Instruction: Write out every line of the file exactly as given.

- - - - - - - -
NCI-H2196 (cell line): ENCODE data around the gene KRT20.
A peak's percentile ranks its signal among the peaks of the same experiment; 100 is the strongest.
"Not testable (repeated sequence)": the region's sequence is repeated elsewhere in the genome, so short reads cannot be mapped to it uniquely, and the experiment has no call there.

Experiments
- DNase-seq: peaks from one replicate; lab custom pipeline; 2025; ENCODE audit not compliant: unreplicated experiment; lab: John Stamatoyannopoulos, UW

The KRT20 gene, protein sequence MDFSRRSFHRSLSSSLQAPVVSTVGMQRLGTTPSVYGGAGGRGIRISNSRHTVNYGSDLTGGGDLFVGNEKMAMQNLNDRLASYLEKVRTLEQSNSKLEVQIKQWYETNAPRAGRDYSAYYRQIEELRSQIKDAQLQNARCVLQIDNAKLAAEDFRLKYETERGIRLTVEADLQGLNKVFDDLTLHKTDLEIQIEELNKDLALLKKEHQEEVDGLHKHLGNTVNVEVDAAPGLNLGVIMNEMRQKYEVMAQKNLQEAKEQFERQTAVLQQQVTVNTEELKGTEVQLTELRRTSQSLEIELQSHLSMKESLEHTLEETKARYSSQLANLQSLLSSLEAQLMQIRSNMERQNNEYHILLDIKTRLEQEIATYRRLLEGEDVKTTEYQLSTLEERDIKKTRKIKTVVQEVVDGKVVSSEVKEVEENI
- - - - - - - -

NCI-H2196 (cell line): ENCODE data around the gene KRT20.
A peak's percentile ranks its signal among the peaks of the same experiment; 100 is the strongest.
"Not testable (repeated sequence)": the region's sequence is repeated elsewhere in the genome, so short reads cannot be mapped to it uniquely, and the experiment has no call there.

Experiments
- DNase-seq: peaks from one replicate; lab custom pipeline; 2025; ENCODE audit not compliant: unreplicated experiment; lab: John Stamatoyannopoulos, UW

The KRT20 gene, protein sequence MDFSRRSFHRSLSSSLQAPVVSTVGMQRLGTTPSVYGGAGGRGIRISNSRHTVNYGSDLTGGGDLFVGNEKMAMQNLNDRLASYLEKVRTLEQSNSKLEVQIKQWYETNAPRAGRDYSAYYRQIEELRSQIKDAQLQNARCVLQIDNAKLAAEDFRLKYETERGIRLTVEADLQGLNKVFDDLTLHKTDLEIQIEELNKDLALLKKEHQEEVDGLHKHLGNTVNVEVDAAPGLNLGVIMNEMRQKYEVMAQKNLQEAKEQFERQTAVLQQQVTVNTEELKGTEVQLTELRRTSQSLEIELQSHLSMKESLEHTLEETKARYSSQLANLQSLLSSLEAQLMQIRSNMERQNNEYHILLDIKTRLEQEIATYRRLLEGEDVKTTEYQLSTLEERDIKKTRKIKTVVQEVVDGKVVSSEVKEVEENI